The Beauty of Red Fescue
Camber Sands, Camber, East Sussex, England
Moving back from the fore dunes you eventually reach the dune slacks, these sheltered areas are protected from the worst of the sea breeze and the salt found with in the blowing winds.
Here Red Fescue Festuca rubra (background of 7,8,9) is the dominant grass species, which had dried to a beautiful red colour with the ripening of the seed heads. These in turn were the attraction for large flocks of birds, such as Starlings Sturnus vulgaris (4) to the abundant feast.
Many flowering plants could also be found, the tall, slim, elegant stems of Welted Thistle Carduus crispus (10) were common, along with the sprawling runners of Brambles Rubus fruticosa (5) which were providing nectar to a pair of Long Horn Beetles Stictoleptura rubra (5).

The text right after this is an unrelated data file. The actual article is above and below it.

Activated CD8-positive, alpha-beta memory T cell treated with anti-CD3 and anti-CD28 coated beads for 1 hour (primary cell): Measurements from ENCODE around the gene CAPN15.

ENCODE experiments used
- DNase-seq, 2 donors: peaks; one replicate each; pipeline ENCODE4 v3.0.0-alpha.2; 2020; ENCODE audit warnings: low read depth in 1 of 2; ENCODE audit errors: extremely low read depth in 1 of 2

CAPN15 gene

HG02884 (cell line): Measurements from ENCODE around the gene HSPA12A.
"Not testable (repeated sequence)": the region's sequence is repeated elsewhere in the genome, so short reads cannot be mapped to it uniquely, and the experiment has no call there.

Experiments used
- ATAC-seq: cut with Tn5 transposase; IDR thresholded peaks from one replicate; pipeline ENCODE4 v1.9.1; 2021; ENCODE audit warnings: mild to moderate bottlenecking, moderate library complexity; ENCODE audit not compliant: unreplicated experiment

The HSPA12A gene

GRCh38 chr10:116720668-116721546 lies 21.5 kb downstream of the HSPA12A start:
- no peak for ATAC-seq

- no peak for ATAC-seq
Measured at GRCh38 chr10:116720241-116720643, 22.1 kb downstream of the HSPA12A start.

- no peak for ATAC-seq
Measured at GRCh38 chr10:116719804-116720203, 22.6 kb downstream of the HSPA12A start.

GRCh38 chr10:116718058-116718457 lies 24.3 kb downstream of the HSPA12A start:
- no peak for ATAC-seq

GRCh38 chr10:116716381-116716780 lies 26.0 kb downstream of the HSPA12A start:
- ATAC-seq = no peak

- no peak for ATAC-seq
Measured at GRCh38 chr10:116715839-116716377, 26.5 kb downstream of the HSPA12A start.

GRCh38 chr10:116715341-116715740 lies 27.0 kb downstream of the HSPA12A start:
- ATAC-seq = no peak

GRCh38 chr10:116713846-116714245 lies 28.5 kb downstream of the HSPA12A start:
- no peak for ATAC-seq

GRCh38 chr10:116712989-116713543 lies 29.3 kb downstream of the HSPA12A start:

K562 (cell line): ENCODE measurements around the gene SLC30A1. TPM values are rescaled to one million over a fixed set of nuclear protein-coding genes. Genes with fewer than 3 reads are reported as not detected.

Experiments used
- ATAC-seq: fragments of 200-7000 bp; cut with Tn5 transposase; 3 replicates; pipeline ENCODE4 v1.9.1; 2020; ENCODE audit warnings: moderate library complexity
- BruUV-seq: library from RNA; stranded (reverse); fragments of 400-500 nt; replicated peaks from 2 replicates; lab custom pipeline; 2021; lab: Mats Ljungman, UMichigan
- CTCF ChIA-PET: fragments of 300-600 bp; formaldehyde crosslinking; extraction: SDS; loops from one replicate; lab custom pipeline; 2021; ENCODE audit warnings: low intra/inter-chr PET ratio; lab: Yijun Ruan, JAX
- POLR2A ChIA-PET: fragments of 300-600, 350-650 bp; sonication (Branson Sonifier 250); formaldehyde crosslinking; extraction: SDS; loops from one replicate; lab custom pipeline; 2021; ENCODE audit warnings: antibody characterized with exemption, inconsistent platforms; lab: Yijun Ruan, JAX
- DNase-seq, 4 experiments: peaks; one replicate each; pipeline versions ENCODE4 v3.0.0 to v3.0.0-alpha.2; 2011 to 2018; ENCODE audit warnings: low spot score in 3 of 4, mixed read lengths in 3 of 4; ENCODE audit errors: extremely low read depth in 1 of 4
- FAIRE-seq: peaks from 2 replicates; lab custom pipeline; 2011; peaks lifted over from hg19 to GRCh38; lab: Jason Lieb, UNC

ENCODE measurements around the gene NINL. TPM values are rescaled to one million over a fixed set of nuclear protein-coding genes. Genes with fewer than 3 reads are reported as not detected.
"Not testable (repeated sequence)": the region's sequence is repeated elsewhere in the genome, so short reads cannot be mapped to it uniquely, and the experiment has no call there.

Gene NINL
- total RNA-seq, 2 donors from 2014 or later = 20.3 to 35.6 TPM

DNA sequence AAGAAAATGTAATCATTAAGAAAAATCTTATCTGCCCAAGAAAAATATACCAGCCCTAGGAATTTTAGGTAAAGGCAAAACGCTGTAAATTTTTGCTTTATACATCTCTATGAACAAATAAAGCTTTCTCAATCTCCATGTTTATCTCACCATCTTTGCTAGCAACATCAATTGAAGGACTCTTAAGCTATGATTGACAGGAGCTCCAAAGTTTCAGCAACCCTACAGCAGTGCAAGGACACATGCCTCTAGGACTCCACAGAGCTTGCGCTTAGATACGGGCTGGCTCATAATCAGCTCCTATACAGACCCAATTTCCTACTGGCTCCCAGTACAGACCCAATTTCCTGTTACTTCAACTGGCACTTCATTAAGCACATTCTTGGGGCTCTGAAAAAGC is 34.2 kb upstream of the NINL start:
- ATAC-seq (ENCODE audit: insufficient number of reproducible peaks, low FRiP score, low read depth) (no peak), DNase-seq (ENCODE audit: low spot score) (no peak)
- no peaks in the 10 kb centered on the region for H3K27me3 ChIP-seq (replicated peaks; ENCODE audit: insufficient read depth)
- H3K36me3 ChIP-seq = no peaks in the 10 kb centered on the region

One of the more showy flowers belonged to Viper’s Bugloss Echium vulgare (1)(2)(3), this common coastal plant is normal a purply-blue colour but one individual was completely white. Like the bramble, it was also providing nectar for a Small Skipper Thymelicus sylvestris (2).
Mixed in between the beautiful red seedheads of grass, the large showy flowers of Sea Bindweed Calystegia soldanella (8) could be found, along with the beautiful golden yellow of Biting Stonecrop Sedum acre (9) and Common Hawkweed Hieracium lachenalii (7). One last tiny plant could also be found in this area of the dunes, the Small-Flowered Cranebill Geranium pusillum (6) but then it was time to move back even further into the sandy grasslands that lay beyond…